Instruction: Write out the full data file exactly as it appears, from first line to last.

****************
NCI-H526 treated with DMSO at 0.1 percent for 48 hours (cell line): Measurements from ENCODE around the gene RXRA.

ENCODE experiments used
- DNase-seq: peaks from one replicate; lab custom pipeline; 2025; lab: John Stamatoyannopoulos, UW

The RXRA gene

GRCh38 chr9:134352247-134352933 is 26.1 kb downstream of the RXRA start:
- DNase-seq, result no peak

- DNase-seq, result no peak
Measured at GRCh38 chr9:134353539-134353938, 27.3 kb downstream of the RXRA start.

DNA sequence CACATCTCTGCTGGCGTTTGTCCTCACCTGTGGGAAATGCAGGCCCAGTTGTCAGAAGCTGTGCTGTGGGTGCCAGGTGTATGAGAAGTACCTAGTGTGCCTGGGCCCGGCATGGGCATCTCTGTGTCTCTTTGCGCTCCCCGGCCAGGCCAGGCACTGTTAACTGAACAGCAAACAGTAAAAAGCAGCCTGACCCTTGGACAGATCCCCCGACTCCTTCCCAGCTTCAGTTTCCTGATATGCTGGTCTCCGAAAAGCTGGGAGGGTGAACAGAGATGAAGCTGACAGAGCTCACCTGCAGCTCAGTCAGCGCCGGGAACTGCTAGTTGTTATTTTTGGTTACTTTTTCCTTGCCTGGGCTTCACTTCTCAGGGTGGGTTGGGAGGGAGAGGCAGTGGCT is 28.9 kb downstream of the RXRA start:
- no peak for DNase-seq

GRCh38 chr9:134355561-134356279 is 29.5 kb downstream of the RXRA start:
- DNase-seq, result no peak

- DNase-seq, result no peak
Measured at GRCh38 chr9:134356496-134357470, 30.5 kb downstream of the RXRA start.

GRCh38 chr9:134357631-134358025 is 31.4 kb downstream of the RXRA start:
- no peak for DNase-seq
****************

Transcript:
NCI-H526 treated with DMSO at 0.1 percent for 48 hours (cell line): Measurements from ENCODE around the gene RXRA.

ENCODE experiments used
- DNase-seq: peaks from one replicate; lab custom pipeline; 2025; lab: John Stamatoyannopoulos, UW

The RXRA gene

GRCh38 chr9:134352247-134352933 is 26.1 kb downstream of the RXRA start:
- DNase-seq, result no peak

- DNase-seq, result no peak
Measured at GRCh38 chr9:134353539-134353938, 27.3 kb downstream of the RXRA start.

DNA sequence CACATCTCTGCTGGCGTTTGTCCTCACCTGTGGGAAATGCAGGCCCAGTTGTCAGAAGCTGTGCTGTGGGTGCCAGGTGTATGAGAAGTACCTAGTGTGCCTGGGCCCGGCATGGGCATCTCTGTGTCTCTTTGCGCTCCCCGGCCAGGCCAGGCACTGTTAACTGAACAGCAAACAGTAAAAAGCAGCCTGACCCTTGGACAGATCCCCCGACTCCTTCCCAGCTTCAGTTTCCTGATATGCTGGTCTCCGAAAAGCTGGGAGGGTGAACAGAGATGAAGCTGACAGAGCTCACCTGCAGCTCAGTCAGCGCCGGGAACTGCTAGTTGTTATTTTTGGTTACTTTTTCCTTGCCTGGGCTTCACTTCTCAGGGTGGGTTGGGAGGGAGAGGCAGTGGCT is 28.9 kb downstream of the RXRA start:
- no peak for DNase-seq

GRCh38 chr9:134355561-134356279 is 29.5 kb downstream of the RXRA start:
- DNase-seq, result no peak

- DNase-seq, result no peak
Measured at GRCh38 chr9:134356496-134357470, 30.5 kb downstream of the RXRA start.

GRCh38 chr9:134357631-134358025 is 31.4 kb downstream of the RXRA start:
- no peak for DNase-seq